I’ve seen another type of abuse, in my experience, and that is, most people adjust a running martingale or training fork too tight. I don’t know if this was true in this situation but it could have added to the problem. When you use a running martingale on a horse for the first time and it is attached to the girth or the breast collar, you adjust the reins so that when the horse is standing relaxed with his natural head set, the rings come up to his throat latch so that the only time the martingale engages is when the head is way up in the air. Ninety percent of the martingales I’ve seen used are for head set. In other words they have been shortened to get the horse’s head down. What happens often is that there is too much containment and then if the horse is like the one we talked about earlier that had been in the stall, the horse feels the restriction and goes into fight mode. There is only one place for that horse to go and that is to rear up.
None of this is the fault of the equipment or the horse. The running martingale is a nice piece of equipment but we must understand how it works. The same is true for the German running martingale. Most people use it like a draw rein that has a stopper on it. In other words, you can keep drawing but in engages with the rein it is attached to. Most people start out with it too short. The horse has to adjust to the new feel of the equipment, the containment. We also need to make sure the horse is ready for this type of equipment. The horse must be relaxed. I’ve seen people put the martingale on a horse that is not even calm enough to mount. The equipment is not going to make the horse relaxed and manageable. Good ground work, lunging or round penning to get the freshness off and get the horse relaxed is critical before putting on this type of equipment.
A martingale that is misused can cause the type of situation I described earlier. The equipment gets a bad name and gets referred to as a gadget but used properly and for the right reason, it can be an excellent piece of training equipment. The same is true for a cowboy halter and a training stick. A carpenter that has a box full of tools but uses only the skill saw and a hammer to build an entire house, can do a better finish job if he uses other equipment such as a square and a level. Equipment is to help us communicate with the horse. It is not to overpower or to intimidate the horse. Equipment is used to assist us in teaching the horse, but should not be a daily diet.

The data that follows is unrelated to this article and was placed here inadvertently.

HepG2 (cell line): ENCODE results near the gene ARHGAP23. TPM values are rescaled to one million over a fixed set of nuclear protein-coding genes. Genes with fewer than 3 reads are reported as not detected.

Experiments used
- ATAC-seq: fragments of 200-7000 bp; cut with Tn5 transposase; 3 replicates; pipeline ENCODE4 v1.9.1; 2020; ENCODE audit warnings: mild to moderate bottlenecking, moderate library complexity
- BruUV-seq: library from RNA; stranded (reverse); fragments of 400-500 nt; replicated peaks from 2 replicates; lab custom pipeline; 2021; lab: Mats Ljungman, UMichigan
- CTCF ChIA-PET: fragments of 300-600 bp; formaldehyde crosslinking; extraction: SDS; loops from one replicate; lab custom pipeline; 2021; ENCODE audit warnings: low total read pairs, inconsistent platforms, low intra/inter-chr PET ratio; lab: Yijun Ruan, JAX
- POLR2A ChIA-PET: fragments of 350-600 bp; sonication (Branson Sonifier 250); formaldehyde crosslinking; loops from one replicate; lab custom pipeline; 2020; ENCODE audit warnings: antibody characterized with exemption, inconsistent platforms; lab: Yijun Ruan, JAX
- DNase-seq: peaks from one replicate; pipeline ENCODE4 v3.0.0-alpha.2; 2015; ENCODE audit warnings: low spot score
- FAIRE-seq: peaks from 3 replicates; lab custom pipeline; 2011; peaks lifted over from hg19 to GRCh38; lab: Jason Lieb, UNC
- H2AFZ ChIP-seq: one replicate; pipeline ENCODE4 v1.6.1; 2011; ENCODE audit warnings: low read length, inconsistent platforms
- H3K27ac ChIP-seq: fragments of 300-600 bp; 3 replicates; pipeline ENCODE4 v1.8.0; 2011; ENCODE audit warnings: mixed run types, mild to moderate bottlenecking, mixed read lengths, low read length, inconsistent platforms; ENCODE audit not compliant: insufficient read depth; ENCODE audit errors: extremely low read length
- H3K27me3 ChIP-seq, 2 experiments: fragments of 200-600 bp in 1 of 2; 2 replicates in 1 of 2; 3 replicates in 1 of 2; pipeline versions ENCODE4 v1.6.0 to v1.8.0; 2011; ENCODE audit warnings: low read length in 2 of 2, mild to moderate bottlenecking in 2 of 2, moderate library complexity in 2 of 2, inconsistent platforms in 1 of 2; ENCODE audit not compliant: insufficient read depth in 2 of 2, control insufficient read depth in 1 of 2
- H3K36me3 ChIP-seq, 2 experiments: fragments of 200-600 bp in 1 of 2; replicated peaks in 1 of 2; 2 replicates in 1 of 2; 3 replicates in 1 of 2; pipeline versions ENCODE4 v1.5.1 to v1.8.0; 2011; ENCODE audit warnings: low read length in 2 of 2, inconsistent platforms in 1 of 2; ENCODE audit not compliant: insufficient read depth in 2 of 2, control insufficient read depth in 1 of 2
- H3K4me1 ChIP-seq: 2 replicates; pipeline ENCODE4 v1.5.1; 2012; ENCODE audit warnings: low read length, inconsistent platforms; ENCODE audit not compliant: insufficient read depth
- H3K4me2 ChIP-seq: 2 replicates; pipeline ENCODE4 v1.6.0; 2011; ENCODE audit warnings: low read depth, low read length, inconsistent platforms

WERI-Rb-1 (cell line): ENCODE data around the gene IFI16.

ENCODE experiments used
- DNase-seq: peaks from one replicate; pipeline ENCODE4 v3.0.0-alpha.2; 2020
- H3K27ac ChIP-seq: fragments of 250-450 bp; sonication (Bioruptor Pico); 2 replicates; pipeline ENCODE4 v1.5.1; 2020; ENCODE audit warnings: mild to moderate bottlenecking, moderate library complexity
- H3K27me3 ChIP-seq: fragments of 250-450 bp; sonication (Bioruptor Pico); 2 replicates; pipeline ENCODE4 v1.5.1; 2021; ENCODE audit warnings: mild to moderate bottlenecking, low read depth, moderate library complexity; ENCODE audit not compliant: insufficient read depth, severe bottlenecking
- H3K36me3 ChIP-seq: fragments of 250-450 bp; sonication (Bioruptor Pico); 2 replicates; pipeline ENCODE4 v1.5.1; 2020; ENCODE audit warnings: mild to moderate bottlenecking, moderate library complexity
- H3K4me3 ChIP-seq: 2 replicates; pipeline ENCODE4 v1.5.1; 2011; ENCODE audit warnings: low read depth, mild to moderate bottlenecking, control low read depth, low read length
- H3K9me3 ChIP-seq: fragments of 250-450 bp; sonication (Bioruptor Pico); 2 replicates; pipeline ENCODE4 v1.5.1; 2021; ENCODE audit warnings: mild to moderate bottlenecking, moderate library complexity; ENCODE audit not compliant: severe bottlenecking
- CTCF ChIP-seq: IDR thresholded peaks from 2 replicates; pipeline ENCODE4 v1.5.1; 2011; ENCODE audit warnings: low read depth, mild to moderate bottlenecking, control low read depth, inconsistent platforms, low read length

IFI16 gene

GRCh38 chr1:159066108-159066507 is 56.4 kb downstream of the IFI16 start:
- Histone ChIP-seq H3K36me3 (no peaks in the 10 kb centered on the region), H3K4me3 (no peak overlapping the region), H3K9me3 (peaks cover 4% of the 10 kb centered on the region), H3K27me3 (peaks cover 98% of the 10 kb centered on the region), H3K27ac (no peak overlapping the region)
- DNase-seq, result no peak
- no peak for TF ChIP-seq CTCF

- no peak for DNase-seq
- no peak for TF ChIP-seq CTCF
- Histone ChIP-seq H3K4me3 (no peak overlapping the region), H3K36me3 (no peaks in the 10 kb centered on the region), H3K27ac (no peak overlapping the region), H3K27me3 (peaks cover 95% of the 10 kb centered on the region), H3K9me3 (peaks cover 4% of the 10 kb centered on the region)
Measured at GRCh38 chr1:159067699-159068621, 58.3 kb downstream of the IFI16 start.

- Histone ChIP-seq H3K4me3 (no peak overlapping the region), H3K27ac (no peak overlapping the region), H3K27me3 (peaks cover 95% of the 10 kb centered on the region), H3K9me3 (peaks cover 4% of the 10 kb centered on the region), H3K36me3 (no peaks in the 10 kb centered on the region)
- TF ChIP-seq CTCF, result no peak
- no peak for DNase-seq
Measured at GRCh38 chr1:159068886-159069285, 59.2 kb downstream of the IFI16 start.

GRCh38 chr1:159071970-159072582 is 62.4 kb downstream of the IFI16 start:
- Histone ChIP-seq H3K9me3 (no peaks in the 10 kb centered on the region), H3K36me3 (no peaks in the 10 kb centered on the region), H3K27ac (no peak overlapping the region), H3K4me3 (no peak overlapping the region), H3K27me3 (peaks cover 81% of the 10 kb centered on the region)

Equipment should be used like training wheels on a bike, the goal is to be able to remove them.
Usually when people refer to equipment as gadgets, it means they don’t understand the principles behind use of the piece of equipment. If we don’t understand that the proper way to ride with a snaffle bit and reins is to release when the horse yields, we will end up with a hard-mouthed horse and no brakes. Then for additional control, the rider may go to a leverage bit to fix a problem caused by his own failure to understand how a snaffle works and educate his hands.
There is a good deal of myth out there about how to handle and use equipment. We should educate ourselves and be open to learning how to use equipment. We should understand that equipment is only to help us communicate with our horse in a way that he can understand and make his life a little easier. The equipment does not train the horse, you do.
Charles’ warm and relaxed demeanor has made him a favorite at regional and national clinics and demonstrations. His training center in Castro Valley, California is among the top equine educational facilities in Northern California.